Bull Kelp

Bull Kelp

xxxxxx (Bull Kelp)
In palawa kani, the language of Tasmanian Aborigines, with thanks to the Tasmanian Aboriginal Centre.

Durvillaea potatorum & Durvillaea amatheiae (Bull Kelp)

Durvillaea potatorum (Bull Kelp). Photo credit: Joanna Smart

2011 Bull Kelp Status

Status Sustainable
Summary The King Island Bull Kelp Fishery is the main fishery for Bull Kelp in Tasmania. This fishery was deemed sustainable in a 2011 assessment by the Australian Government. Restrictions informing this assessment include harvesting only 50% of beach-cast kelp at each site, harvesting only from specific areas, and a prohibition on sandy beach harvesting during vulnerable hooded plover nesting months. Fishery practices have apparently remained largely unchanged since this assessment. The Bull Kelp Fishery operating on the west coast of mainland Tasmania (Granville Harbour and the Marrawah region) has not been assessed.
Stock Tasmanian Bull Kelp
Indicator(s) Harvest weight (dry tonnage); ecological impacts; TEPS interactions.

Bull Kelp is the common name for cold water macroalgae species of the genus Durvillaea. In Tasmania, two species (Durvillaea potatorum and Durvillaea amatheiae) co-occur except around King Island, where only D. potatorum is found (Weber et al. 2017). All Durvillaea species require rocky substrate for attachment and wave-exposed environments, generally inhabiting shallow subtidal and intertidal zones (Velásquez et al. 2020).

Beach-cast Bull Kelp is harvested by the Tasmanian Marine Plant Fishery, mostly from the west coast – from Granville Harbour, the Northwest area, and King Island (Wild Fisheries Management Branch 2024). Harvesting is conducted by hand collection, sometimes with winch assistance or with a mechanical harvester and mechanical grab (Velásquez et al. 2020). Thalli are initially air-dried then further dried to enable milling into granular form (Velásquez et al. 2020; Kelp Industries). The majority of Tasmanian Bull Kelp is exported for production of alignate products, which are used in myriad applications from cosmetics and pharmaceuticals to food and clothing (Kelp Industries).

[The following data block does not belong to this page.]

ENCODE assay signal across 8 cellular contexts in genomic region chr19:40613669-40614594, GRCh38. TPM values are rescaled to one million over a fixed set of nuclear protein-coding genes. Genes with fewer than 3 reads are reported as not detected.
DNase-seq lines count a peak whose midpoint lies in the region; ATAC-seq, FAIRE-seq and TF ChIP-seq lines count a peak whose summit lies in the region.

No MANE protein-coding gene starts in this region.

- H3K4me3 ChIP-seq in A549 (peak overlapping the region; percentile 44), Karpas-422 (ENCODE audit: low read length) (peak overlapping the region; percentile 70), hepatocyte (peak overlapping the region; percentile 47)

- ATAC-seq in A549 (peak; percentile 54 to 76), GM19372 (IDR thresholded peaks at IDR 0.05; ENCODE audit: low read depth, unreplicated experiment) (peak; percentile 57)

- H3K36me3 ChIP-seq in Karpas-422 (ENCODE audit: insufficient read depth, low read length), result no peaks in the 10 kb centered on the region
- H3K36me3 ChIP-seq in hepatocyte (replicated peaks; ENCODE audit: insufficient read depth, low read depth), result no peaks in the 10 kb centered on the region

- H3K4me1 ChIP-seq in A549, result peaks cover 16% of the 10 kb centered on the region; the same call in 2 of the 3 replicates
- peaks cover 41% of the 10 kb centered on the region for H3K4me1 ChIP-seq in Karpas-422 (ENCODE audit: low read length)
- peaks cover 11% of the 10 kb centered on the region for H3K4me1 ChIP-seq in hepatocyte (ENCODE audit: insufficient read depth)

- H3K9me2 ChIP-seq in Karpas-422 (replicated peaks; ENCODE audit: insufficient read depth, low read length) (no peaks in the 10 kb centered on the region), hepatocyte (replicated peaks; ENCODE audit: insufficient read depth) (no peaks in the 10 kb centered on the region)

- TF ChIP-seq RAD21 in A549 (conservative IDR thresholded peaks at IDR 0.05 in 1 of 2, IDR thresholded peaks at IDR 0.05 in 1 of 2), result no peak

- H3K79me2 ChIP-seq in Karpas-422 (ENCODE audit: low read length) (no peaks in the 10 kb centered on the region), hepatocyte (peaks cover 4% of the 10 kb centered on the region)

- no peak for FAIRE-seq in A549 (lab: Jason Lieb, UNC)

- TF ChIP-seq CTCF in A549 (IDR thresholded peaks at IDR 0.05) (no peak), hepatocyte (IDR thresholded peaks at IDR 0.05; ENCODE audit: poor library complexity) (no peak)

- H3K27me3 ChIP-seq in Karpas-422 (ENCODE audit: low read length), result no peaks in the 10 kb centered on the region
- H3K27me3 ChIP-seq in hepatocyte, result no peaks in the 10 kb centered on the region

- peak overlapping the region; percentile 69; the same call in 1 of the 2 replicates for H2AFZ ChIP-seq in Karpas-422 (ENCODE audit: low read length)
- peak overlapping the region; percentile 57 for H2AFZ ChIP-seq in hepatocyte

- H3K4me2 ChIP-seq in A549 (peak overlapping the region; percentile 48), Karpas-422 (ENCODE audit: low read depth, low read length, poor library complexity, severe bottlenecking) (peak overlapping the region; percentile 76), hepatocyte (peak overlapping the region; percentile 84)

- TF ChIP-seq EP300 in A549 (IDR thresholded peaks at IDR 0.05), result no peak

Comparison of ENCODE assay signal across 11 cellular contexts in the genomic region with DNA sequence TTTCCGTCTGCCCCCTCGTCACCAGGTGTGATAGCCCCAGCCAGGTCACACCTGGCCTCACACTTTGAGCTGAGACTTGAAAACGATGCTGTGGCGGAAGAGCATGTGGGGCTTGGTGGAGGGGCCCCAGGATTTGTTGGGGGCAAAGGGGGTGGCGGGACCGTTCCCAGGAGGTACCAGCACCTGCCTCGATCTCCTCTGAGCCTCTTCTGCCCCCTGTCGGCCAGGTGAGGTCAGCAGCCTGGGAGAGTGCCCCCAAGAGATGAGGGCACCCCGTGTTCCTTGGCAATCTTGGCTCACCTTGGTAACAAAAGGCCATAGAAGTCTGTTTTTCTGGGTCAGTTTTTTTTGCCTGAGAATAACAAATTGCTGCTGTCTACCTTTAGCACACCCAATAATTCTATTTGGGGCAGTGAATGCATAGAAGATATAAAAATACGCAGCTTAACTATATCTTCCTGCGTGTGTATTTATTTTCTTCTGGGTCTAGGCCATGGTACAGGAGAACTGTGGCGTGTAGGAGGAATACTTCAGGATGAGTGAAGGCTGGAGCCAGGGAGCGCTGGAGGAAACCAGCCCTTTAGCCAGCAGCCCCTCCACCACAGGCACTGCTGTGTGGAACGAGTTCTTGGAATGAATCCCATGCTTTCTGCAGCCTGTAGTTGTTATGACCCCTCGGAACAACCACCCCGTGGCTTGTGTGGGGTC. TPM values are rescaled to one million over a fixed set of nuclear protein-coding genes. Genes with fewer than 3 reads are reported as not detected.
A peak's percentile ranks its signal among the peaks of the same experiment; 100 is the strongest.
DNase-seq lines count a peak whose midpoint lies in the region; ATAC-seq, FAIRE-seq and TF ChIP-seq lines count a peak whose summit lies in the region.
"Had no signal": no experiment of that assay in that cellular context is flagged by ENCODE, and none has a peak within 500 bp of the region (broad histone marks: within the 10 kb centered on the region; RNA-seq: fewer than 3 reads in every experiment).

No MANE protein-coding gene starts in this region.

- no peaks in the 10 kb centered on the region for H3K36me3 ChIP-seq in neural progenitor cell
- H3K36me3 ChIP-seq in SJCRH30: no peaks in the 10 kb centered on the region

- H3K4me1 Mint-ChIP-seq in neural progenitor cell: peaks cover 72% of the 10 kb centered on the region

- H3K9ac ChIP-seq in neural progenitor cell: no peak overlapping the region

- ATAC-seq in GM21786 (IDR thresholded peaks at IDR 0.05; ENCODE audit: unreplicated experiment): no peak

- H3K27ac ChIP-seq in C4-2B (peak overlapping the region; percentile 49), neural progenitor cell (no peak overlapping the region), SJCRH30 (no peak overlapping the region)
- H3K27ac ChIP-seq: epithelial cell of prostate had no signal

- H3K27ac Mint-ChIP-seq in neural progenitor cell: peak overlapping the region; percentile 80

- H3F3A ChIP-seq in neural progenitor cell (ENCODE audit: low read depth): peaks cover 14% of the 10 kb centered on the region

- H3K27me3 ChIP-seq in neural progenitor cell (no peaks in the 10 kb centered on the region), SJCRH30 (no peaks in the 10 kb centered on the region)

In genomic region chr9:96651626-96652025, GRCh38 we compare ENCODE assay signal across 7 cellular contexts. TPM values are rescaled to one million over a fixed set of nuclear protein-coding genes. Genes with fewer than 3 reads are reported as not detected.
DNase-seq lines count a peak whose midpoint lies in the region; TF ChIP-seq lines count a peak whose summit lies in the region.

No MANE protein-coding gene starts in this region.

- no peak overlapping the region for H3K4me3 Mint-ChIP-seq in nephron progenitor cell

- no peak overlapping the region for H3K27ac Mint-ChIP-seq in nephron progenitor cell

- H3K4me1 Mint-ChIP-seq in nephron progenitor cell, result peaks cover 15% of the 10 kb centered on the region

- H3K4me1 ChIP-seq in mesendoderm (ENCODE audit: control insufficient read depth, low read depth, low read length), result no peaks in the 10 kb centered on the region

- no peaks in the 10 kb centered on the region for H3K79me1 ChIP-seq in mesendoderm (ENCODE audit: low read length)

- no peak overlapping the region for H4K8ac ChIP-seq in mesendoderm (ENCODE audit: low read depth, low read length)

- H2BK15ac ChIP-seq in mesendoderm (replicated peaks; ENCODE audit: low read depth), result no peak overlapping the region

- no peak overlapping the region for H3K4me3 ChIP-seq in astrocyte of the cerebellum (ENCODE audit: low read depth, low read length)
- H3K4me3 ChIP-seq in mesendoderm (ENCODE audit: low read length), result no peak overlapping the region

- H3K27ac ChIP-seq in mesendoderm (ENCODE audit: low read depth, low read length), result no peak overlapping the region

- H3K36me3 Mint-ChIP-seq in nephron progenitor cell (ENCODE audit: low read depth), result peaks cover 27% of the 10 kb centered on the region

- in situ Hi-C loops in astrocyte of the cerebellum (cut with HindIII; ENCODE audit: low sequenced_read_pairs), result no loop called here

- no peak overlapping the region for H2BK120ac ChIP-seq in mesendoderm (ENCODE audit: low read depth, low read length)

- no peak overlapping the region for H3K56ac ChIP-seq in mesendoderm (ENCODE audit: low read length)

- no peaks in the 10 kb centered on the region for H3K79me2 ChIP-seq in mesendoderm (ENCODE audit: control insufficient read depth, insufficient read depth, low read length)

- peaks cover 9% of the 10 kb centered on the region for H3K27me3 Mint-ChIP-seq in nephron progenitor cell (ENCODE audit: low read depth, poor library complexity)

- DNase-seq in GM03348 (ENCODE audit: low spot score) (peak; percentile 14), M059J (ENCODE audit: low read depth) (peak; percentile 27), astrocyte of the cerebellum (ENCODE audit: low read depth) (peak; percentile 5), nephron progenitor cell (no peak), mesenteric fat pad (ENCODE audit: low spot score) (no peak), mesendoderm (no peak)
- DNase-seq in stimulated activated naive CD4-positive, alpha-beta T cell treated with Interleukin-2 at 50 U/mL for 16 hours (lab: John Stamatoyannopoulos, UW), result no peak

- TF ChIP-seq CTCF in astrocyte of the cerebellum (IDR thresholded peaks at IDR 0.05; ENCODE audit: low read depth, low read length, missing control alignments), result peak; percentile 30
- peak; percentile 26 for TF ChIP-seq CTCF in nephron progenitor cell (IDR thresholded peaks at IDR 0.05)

A pdf of the complete 2011 Assessment of the King Island Bull Kelp Fishery by the Australian Government’s Department of Sustainability, Environment, Water, Population and Communities is available here:

Learn more about what each stock status classification means on our Stock Status Classifications Information Page:

Stock Status Classifications

Learn more about fisheries terms and concepts on our Science Information page:

Science Terms and Concepts

Fishery Overview


Social and Economic Indicators